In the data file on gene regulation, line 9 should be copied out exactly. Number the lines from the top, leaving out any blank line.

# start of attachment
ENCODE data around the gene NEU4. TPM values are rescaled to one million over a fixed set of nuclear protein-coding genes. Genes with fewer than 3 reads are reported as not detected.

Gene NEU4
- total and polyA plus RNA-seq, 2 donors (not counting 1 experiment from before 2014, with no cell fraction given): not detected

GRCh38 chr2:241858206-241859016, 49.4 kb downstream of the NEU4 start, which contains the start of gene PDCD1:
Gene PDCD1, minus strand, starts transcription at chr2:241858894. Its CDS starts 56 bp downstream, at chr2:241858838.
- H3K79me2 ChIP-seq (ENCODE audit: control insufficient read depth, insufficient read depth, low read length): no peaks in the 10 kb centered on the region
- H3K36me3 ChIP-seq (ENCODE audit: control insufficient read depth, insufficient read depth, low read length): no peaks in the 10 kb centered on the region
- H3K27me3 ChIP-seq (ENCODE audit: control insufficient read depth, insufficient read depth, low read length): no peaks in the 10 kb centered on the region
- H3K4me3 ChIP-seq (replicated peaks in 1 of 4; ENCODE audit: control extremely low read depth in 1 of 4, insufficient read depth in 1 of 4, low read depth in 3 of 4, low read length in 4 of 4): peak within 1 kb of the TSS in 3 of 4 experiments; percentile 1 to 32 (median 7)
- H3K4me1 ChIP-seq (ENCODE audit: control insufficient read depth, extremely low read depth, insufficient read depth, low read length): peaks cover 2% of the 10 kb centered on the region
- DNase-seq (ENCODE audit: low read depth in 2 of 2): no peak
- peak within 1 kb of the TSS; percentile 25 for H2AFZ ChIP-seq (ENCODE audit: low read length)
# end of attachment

- H3K4me3 ChIP-seq (replicated peaks in 1 of 4; ENCODE audit: control extremely low read depth in 1 of 4, insufficient read depth in 1 of 4, low read depth in 3 of 4, low read length in 4 of 4): peak within 1 kb of the TSS in 3 of 4 experiments; percentile 1 to 32 (median 7)